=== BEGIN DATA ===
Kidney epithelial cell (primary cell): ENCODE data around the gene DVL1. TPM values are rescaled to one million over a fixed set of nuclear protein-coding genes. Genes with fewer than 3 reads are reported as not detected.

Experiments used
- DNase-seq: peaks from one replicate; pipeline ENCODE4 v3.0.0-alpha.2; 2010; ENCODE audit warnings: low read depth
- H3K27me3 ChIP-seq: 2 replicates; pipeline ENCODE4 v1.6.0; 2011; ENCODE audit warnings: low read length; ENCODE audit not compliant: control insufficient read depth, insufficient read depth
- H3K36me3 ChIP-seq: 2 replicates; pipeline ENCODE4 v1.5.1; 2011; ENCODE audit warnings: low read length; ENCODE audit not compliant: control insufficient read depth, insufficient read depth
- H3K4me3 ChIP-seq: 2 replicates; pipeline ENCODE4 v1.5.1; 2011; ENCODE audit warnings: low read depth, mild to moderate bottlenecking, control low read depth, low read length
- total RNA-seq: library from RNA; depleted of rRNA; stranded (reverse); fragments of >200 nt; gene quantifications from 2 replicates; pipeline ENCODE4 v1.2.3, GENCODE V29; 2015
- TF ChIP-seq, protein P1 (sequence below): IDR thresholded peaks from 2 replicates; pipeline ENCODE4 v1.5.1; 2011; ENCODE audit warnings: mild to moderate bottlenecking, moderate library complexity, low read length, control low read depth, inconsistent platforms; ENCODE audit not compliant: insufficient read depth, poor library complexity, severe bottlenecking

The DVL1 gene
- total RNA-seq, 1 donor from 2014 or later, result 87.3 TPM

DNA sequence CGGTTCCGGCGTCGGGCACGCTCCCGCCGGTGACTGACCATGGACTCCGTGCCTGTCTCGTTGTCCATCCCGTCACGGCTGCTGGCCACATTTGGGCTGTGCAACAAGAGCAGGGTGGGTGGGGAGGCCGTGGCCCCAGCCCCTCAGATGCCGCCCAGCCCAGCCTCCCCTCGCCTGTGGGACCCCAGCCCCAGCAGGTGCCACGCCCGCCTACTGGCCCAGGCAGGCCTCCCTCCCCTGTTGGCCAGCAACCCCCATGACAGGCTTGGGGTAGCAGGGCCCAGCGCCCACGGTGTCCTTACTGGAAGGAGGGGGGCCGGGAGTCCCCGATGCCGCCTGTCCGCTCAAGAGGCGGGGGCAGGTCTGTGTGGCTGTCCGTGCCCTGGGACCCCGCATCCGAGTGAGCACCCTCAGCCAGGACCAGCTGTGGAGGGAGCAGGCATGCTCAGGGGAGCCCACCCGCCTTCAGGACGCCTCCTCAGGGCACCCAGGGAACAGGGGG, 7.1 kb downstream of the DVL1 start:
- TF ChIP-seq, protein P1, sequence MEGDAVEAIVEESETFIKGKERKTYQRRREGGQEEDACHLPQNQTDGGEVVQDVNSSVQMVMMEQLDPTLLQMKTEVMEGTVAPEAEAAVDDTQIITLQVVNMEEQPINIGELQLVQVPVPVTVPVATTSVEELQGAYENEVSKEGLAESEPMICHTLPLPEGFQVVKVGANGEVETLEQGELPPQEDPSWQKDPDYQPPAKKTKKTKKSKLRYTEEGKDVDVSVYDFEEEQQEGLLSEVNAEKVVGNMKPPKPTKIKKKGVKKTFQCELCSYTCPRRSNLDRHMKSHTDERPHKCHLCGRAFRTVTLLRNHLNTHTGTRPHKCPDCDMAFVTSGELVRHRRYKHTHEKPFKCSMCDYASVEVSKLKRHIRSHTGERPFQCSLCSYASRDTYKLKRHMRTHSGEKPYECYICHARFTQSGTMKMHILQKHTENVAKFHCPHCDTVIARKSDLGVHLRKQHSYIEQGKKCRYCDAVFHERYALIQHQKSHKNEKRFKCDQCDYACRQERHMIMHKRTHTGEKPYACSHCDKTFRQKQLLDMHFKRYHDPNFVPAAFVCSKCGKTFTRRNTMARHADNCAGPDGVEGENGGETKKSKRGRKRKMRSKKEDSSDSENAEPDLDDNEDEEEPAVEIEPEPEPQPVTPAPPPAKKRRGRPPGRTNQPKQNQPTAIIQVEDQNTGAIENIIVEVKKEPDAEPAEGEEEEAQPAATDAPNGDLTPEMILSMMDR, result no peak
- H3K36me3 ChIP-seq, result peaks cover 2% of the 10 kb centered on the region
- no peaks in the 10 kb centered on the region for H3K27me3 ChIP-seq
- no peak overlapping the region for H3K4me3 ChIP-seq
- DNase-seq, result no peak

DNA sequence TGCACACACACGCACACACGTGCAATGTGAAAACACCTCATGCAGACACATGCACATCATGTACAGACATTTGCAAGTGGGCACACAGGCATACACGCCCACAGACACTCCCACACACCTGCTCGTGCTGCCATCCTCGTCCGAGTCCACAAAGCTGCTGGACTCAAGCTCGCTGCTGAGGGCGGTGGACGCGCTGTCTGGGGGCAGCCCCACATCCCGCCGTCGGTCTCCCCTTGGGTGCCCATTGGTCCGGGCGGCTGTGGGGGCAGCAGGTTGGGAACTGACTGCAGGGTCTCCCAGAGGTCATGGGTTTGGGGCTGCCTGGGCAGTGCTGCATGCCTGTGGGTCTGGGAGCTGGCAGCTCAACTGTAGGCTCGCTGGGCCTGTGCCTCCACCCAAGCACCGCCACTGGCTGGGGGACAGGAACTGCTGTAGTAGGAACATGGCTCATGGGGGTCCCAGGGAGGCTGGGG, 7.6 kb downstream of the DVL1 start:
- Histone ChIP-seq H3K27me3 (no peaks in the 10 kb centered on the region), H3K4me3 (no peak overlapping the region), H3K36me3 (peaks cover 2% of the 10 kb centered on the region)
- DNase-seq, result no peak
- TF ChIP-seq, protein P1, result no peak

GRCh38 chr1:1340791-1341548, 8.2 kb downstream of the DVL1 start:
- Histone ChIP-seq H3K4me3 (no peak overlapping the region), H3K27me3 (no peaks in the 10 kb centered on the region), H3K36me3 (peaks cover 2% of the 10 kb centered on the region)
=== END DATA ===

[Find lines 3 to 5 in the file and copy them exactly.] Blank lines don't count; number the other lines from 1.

- DNase-seq: peaks from one replicate; pipeline ENCODE4 v3.0.0-alpha.2; 2010; ENCODE audit warnings: low read depth
- H3K27me3 ChIP-seq: 2 replicates; pipeline ENCODE4 v1.6.0; 2011; ENCODE audit warnings: low read length; ENCODE audit not compliant: control insufficient read depth, insufficient read depth
- H3K36me3 ChIP-seq: 2 replicates; pipeline ENCODE4 v1.5.1; 2011; ENCODE audit warnings: low read length; ENCODE audit not compliant: control insufficient read depth, insufficient read depth